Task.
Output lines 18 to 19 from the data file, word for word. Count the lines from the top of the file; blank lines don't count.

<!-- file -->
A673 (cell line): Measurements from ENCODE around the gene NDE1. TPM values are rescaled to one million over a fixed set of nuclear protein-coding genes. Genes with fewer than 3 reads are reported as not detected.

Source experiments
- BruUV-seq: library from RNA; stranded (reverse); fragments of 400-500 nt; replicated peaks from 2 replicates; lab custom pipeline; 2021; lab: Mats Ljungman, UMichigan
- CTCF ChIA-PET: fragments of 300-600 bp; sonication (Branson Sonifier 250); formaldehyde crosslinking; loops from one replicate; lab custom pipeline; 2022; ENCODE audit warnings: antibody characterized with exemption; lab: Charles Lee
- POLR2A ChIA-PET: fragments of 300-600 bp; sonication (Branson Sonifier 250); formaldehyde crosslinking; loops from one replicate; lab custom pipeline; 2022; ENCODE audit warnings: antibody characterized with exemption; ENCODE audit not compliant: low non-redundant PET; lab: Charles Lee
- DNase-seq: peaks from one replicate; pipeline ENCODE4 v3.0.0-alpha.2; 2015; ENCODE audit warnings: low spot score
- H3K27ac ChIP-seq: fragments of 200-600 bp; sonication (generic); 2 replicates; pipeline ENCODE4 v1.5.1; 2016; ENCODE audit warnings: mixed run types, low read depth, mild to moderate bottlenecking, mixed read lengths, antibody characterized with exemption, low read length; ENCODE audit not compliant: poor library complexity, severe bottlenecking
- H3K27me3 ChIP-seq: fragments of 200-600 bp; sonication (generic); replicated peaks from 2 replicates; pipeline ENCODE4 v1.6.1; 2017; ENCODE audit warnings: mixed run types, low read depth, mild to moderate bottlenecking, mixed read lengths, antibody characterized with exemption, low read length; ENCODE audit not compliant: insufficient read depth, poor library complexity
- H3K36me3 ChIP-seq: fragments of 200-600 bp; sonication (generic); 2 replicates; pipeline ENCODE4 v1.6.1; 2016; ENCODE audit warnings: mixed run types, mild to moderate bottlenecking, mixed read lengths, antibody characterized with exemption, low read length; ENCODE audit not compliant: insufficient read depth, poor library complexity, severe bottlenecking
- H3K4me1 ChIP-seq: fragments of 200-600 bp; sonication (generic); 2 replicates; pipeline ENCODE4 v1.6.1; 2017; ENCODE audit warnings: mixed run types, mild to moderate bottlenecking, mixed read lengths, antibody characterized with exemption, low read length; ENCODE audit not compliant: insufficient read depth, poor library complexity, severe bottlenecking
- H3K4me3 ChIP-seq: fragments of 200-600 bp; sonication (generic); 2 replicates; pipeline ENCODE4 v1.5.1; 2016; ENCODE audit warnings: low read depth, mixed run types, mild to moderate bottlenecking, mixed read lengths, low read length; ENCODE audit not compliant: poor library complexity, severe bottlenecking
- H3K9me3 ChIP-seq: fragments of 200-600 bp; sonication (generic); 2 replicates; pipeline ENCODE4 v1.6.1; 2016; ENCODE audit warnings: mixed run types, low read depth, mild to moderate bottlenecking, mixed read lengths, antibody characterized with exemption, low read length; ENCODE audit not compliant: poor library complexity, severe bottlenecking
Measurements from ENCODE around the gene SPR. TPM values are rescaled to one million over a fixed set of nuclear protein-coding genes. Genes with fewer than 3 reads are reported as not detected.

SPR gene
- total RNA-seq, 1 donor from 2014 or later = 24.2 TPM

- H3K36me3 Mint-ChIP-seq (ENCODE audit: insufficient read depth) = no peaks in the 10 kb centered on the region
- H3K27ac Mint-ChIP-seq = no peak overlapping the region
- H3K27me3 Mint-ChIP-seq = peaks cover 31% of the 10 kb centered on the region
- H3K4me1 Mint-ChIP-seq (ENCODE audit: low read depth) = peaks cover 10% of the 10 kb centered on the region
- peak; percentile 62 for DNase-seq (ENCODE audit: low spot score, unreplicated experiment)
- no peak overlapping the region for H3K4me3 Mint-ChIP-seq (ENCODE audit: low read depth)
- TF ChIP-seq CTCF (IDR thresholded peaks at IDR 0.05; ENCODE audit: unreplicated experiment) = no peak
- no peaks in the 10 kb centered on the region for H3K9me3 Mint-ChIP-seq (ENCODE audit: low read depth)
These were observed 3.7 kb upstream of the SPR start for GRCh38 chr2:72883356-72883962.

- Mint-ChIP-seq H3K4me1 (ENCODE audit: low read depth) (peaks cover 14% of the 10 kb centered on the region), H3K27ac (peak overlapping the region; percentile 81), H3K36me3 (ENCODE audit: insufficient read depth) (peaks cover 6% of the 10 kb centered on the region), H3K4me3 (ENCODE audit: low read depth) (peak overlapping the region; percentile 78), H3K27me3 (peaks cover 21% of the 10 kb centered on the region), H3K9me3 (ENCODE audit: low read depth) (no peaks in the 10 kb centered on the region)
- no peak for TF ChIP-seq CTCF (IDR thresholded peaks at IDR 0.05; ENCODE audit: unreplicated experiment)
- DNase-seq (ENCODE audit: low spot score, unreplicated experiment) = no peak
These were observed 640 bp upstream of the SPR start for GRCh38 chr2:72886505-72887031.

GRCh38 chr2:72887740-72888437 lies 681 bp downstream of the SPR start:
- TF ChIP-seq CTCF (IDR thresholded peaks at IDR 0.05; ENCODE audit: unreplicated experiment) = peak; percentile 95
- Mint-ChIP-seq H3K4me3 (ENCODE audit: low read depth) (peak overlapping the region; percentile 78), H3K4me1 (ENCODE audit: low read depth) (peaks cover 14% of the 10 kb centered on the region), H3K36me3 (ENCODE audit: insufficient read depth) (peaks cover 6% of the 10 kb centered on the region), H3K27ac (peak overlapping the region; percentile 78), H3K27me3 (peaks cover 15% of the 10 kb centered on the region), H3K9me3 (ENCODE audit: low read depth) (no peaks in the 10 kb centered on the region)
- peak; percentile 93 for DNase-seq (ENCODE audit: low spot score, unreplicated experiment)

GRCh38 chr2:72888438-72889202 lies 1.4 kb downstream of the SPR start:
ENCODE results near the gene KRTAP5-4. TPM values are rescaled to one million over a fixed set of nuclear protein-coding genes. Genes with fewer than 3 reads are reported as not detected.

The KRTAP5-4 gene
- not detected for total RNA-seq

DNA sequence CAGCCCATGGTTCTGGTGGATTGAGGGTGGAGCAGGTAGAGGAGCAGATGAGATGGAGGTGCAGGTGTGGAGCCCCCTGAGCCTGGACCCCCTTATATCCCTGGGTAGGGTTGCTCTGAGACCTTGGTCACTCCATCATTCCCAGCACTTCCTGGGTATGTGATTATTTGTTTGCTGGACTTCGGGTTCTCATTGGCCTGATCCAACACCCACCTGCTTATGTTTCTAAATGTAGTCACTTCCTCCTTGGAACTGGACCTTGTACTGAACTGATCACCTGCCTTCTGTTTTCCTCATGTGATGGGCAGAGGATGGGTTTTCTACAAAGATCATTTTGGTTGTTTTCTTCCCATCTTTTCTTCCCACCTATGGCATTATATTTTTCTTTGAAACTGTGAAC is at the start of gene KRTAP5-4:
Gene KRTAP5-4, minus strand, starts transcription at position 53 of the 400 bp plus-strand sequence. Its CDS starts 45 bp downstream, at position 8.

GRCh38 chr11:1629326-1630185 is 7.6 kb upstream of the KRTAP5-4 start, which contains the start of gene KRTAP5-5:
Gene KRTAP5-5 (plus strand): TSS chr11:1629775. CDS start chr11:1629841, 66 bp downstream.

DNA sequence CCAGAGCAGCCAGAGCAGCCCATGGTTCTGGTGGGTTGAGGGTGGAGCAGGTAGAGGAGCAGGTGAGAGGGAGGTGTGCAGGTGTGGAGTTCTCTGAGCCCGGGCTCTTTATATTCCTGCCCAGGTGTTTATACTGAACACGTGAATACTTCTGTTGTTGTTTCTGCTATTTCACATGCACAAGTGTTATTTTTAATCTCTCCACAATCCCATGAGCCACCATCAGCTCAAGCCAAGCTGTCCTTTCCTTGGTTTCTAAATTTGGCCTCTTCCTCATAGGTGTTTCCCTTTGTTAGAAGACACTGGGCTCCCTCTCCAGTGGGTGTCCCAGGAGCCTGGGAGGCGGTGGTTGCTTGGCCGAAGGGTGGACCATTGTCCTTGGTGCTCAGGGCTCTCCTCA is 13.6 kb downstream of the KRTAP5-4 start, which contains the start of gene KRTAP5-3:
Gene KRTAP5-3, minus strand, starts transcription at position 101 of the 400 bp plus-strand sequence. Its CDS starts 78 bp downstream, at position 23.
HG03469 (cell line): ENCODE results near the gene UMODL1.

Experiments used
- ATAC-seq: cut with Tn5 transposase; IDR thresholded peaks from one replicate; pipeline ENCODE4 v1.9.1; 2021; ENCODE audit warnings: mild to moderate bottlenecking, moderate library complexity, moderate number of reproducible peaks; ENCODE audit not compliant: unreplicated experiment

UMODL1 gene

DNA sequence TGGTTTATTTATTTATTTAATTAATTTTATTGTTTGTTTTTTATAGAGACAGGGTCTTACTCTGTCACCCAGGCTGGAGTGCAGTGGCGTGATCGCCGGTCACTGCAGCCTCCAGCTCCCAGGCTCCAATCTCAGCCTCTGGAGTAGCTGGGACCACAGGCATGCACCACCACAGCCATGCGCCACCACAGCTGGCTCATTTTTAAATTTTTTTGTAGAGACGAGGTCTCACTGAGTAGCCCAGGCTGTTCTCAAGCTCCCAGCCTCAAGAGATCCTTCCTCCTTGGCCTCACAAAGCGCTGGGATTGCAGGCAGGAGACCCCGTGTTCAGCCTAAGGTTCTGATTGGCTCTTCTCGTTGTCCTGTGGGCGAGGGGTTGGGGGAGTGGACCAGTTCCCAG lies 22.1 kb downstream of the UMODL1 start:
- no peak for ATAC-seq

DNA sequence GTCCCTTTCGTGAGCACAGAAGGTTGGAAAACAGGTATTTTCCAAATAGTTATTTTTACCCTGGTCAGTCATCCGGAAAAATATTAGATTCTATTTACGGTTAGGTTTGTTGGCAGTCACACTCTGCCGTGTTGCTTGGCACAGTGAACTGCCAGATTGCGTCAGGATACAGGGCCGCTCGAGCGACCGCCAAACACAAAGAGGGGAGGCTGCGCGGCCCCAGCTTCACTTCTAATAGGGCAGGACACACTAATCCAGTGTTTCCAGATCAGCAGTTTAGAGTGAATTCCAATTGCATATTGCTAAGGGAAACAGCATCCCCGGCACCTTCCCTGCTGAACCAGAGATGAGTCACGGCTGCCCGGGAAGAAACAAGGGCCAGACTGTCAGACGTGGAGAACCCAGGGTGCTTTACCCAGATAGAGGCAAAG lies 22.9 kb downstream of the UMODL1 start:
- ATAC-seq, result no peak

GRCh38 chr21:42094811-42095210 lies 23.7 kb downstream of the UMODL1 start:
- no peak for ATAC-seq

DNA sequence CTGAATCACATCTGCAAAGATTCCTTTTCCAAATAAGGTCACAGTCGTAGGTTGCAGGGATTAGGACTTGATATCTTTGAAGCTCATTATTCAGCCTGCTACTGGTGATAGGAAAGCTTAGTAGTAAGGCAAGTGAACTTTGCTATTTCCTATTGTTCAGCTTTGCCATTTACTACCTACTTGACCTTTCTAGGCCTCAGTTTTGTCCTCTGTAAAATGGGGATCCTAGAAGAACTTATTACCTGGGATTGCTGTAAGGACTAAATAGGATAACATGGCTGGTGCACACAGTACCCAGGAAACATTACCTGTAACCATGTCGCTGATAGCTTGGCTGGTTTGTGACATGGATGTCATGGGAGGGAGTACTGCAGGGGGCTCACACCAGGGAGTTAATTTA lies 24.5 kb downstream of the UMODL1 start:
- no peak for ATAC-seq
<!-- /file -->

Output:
- H3K27me3 Mint-ChIP-seq = peaks cover 31% of the 10 kb centered on the region
- H3K4me1 Mint-ChIP-seq (ENCODE audit: low read depth) = peaks cover 10% of the 10 kb centered on the region